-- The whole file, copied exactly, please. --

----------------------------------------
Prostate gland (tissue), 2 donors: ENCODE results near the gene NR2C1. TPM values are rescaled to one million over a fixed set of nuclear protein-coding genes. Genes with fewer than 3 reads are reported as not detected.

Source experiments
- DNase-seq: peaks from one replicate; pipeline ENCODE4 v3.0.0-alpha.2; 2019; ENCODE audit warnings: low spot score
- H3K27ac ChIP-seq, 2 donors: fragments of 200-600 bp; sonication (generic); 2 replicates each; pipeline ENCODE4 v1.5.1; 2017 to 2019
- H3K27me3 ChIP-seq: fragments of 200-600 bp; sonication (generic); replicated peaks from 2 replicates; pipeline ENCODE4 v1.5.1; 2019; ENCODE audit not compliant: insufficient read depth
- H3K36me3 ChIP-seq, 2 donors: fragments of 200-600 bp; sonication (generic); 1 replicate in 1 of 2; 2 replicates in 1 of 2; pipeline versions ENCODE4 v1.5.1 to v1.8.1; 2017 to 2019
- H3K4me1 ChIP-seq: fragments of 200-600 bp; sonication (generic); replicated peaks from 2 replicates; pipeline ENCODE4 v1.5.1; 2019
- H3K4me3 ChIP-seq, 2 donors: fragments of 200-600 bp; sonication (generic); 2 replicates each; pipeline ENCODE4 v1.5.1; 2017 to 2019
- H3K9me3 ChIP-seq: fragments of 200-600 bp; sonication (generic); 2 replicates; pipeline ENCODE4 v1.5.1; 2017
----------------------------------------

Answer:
Prostate gland (tissue), 2 donors: ENCODE results near the gene NR2C1. TPM values are rescaled to one million over a fixed set of nuclear protein-coding genes. Genes with fewer than 3 reads are reported as not detected.

Source experiments
- DNase-seq: peaks from one replicate; pipeline ENCODE4 v3.0.0-alpha.2; 2019; ENCODE audit warnings: low spot score
- H3K27ac ChIP-seq, 2 donors: fragments of 200-600 bp; sonication (generic); 2 replicates each; pipeline ENCODE4 v1.5.1; 2017 to 2019
- H3K27me3 ChIP-seq: fragments of 200-600 bp; sonication (generic); replicated peaks from 2 replicates; pipeline ENCODE4 v1.5.1; 2019; ENCODE audit not compliant: insufficient read depth
- H3K36me3 ChIP-seq, 2 donors: fragments of 200-600 bp; sonication (generic); 1 replicate in 1 of 2; 2 replicates in 1 of 2; pipeline versions ENCODE4 v1.5.1 to v1.8.1; 2017 to 2019
- H3K4me1 ChIP-seq: fragments of 200-600 bp; sonication (generic); replicated peaks from 2 replicates; pipeline ENCODE4 v1.5.1; 2019
- H3K4me3 ChIP-seq, 2 donors: fragments of 200-600 bp; sonication (generic); 2 replicates each; pipeline ENCODE4 v1.5.1; 2017 to 2019
- H3K9me3 ChIP-seq: fragments of 200-600 bp; sonication (generic); 2 replicates; pipeline ENCODE4 v1.5.1; 2017